The import-reliant arm of India’s defence procurement system is also attempting to serve competing goals — low cost, high technology, domestic economic stimulation, and employment generation. The very nature of these imperatives means that not everything can be achieved together. The disjointed and over-extended state of domestic defence R&D, on the other hand, has created an environment of extreme pessimism and distrust insofar as the uniformed services are concerned. The military has come to view DRDO as an active obstacle in the path of modernisation. The Defence Ministry’s research branch has made a habit of accepting a particular requirement and allowing a procurement case to be initiated, only to step in at the last moment and insist that the same need can be met in-country. Once the import case is dropped, the contracting service has to wait for DRDO to bring its developmental technology to production, a process that can take years.

No military can plan capability and operations based on promises, and extended R&D timelines make a mockery of elaborate tri-service programmes like the five-year Services Capital Acquisition Plan (SCAP) and the 10-year Long Term Integrated Perspective Plan (LTIPP). These documents had become little more than exercises in futility, not only because they rarely accounted for fiscal realities, but also in large part due to delays in development and decision-making. Indeed, the LTIPP had to be reduced from a 15-year planning document to a ten-year plan because of how rarely any of its modernisation targets were ever achieved.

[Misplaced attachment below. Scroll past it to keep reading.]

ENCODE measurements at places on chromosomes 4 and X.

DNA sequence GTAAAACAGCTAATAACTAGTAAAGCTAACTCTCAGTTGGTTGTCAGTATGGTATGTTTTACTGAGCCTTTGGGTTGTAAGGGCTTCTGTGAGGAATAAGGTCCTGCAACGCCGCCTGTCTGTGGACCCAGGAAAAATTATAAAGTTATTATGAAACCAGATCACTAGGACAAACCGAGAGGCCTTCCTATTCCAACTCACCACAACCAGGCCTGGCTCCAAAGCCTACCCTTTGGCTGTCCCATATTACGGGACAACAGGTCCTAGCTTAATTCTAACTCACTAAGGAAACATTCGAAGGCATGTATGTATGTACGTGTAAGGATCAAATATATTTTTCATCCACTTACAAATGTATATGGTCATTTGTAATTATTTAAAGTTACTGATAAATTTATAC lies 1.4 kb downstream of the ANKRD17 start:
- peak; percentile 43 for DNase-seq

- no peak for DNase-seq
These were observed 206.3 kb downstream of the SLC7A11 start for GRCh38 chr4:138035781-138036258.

DAP 2020: Small Step or Giant Leap?

On paper, the new and re-named Defence Acquisition Procedure 2020, in effect from 1 October 2020,[52] marks a significant departure from the eight editions that preceded it. The latest document, as with the revisions that came before, was compiled after extensive consultation with stakeholders in uniform, at the MoD, in academia and industry.

Indigenisation: Aiming to include the objectives of recent slogans such as ‘Atmanirbhar Bharat’ (‘Self-reliant India’) in its structure, the DAP 2020 prioritises indigenous manufacturing both in requiring procurement to focus on making in India rather than buying from abroad, and in increasing the indigenisation content (IC) required across all procurement categories. It also reflects an appreciation of life-cycle costs, with various refinements and a new procurement category – Buy (Global – Manufacture in India) – that seek to secure domestic spares, maintenance and overhaul capability for newly acquired hardware.